For 40 years, Amanda Feilding, Countess of Wemyss and March, has believed psychedelics are an effective treatment for depression and anxiety. Now a growing number of scientists agree.
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This is featured on Psychedelic Frontier. The following report is from the September 18, 1914 issue of Science magazine, generously contributed to Erowid by archivist Michael Horowitz, as a silvered, heavily-aged copy from old microfiche. This stands out as one of the earliest known experience reports for psilocybin-containing mushrooms. Although the author identifies the mushrooms as Panaeolus papilionaceus, Paul Stamets suggests that Verrill’s identification may have been wrong and the mushrooms might have instead been Panaeolus subbalteatus.
The faces appeared in all sorts of bright and even intense colors–so intense that I could only liken them to flames of fire, in red, purple, green and yellow colors, like fireworks.
Under the influence of mushrooms, overall brain activity drops, particularly in certain regions that are densely connected to sensory areas of the brain. When functioning normally, these connective “hubs” appear to help constrain the way we see, hear and experience the world, grounding us in reality. It seems that a lot of brain activity is used to keep the world very ordinary and very familiar. They are also the key nodes of a brain network linked to self-consciousness and depression. Psilocybin cuts activity in these nodes and severs their connection to other brain areas, allowing the senses to run free.
Anecdotal reports suggest that psychedelic agents may relieve symptoms of obsessive-compulsive disorder (OCD). This modified double-blind study investigated the safety, tolerability, and clinical effects of psilocybin, a potent 5-HT(1A) and 5-HT(2A/2C) agonist, in patients with OCD.
Nine subjects with DSM-IV-defined OCD and no other current major psychiatric disorder participated in up to 4 single-dose exposures to psilocybin in doses ranging from sub-hallucinogenic to frankly hallucinogenic. Low (100 microg/kg), medium (200 microg/kg), and high (300 microg/kg) doses were assigned in that order, and a very low dose (25 microg/kg) was inserted randomly and in double-blind fashion at any time after the first dose. Testing days were separated by at least 1 week. Each session was conducted over an 8-hour period in a controlled environment in an outpatient clinic; subjects were then transferred to a psychiatric inpatient unit for overnight observation. The Yale-Brown Obsessive Compulsive Scale (YBOCS) and a visual analog scale measuring overall obsessive-compulsive symptom severity were administered at 0, 4, 8, and 24 hours post-ingestion. The Hallucinogen Rating Scale was administered at 8 hours, and vital signs were recorded at 0, 1, 4, 8, and 24 hours after ingestion. The study was conducted from November 2001 to November 2004.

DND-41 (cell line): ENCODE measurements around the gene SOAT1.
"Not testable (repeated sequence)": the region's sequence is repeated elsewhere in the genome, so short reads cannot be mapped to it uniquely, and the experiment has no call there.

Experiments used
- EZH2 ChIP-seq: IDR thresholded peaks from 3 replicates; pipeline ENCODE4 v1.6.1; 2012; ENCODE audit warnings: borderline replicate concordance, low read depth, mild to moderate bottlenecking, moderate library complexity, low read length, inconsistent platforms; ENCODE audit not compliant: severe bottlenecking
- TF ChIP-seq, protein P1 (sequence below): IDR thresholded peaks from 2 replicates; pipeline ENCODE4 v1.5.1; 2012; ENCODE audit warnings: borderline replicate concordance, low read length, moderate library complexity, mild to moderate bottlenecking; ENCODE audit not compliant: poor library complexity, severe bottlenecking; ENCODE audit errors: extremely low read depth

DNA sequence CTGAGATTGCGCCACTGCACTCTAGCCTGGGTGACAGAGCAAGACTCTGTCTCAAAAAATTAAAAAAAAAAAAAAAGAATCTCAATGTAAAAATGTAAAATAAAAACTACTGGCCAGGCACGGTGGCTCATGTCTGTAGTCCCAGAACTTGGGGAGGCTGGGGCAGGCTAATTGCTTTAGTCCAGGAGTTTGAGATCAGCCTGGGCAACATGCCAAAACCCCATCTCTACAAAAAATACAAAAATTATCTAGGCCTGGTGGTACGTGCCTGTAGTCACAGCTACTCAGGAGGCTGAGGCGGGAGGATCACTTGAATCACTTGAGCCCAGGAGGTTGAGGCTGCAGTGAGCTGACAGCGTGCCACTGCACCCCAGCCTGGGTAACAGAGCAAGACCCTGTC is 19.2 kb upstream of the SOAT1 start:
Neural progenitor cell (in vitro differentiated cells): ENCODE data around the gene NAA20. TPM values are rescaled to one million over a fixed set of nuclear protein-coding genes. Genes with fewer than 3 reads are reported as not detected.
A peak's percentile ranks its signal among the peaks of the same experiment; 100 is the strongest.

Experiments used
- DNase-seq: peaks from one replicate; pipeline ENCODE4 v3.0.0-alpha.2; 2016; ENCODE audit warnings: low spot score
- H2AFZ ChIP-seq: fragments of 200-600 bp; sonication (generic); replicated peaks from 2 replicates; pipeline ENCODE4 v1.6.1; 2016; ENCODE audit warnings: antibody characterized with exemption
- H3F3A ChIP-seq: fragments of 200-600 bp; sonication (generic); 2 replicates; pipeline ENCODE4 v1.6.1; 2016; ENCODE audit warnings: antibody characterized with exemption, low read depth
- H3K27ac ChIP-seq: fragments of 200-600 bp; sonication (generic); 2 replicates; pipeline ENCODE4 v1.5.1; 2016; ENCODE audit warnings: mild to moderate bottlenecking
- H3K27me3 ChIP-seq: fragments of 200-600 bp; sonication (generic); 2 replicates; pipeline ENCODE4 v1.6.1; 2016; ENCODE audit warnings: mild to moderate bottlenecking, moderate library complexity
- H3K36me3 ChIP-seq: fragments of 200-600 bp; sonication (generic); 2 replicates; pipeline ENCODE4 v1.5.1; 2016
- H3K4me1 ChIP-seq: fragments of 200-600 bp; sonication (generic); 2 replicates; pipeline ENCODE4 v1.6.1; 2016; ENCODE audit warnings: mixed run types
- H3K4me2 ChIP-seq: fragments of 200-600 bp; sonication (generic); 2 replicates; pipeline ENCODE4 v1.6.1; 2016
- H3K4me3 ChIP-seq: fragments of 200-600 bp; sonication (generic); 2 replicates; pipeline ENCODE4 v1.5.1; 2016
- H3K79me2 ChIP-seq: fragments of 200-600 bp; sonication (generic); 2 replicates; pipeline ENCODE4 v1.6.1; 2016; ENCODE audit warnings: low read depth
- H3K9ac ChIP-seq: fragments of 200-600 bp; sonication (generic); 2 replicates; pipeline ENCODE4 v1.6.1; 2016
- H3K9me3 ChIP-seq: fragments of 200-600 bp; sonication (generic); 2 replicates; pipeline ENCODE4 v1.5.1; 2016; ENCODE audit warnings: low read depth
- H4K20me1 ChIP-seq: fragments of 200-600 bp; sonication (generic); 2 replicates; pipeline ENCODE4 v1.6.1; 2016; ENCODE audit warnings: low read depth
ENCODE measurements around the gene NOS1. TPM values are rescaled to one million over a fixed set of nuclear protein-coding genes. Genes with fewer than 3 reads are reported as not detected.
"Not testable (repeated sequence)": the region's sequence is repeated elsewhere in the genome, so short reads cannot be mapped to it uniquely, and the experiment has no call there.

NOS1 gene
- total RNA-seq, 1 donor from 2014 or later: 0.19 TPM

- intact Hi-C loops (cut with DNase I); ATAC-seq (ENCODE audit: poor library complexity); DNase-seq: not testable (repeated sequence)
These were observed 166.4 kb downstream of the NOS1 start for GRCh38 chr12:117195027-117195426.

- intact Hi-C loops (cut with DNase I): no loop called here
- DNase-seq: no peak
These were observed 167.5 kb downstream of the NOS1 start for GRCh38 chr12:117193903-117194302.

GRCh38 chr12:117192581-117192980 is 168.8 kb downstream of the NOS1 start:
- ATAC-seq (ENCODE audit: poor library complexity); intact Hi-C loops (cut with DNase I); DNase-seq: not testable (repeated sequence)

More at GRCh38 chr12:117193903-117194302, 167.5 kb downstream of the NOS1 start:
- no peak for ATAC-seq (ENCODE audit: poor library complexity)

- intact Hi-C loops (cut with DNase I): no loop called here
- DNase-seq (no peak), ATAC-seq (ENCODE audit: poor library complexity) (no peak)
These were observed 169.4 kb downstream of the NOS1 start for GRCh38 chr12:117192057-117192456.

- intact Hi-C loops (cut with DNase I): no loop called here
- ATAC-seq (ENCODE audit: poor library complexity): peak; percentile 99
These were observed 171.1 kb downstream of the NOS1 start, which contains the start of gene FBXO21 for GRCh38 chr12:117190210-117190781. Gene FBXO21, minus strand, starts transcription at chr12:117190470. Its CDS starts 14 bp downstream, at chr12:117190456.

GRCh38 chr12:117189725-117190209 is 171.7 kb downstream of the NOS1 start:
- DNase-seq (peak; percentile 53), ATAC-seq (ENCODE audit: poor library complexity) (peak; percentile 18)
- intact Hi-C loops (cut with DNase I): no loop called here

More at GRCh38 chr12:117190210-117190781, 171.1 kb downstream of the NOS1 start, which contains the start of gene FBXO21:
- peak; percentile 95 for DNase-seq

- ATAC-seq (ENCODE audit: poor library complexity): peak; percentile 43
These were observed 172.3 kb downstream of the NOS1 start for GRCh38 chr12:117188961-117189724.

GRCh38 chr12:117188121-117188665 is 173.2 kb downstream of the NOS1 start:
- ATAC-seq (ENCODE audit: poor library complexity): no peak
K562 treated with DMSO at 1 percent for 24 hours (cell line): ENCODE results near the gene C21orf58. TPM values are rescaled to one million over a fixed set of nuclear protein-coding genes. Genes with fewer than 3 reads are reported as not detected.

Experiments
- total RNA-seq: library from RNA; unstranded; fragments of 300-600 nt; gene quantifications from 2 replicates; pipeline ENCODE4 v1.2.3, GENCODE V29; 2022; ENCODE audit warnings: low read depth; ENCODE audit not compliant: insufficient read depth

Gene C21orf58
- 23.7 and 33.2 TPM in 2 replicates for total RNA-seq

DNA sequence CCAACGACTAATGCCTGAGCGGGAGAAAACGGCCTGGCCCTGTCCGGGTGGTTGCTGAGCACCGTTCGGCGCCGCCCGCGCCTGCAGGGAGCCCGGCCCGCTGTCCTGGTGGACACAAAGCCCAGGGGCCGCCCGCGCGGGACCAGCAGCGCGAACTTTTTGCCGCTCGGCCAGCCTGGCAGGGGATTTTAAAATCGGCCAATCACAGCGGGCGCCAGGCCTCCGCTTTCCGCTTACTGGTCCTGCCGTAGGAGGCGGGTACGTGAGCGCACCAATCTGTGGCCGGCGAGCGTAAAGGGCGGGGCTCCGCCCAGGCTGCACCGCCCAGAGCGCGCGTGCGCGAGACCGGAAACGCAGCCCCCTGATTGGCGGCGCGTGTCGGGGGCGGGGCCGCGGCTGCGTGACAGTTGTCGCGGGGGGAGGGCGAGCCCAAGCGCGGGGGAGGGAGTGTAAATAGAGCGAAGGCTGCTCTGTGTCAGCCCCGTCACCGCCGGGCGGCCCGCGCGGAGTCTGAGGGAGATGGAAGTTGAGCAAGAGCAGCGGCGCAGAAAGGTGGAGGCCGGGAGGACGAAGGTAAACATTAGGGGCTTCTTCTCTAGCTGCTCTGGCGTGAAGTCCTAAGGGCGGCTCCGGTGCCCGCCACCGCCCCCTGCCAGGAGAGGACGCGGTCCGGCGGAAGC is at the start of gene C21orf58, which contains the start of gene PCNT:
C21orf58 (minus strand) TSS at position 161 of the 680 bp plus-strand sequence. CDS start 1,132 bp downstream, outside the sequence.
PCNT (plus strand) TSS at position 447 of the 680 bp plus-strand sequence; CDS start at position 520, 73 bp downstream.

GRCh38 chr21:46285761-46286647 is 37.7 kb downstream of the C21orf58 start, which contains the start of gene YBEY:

RESULTSNine subjects were administered a total of 29 psilocybin doses. One subject experienced transient hypertension without relation to anxiety or somatic symptoms, but no other significant adverse effects were observed. Marked decreases in OCD symptoms of variable degrees were observed in all subjects during 1 or more of the testing sessions (23%-100% decrease in YBOCS score). Repeated-measures analysis of variance for all YBOCS values revealed a significant main effect of time on Wilks lambda (F = 9.86, df = 3,3; p = .046), but no significant effect of dose (F = 2.25, df = 3,3; p = .261) or interaction of time and dose (F = 0.923, df = 9,45; p = .515). Improvement generally lasted past the 24-hour timepoint.
CONCLUSIONSIn a controlled clinical environment, psilocybin was safely used in subjects with OCD and was associated with acute reductions in core OCD symptoms in several subjects.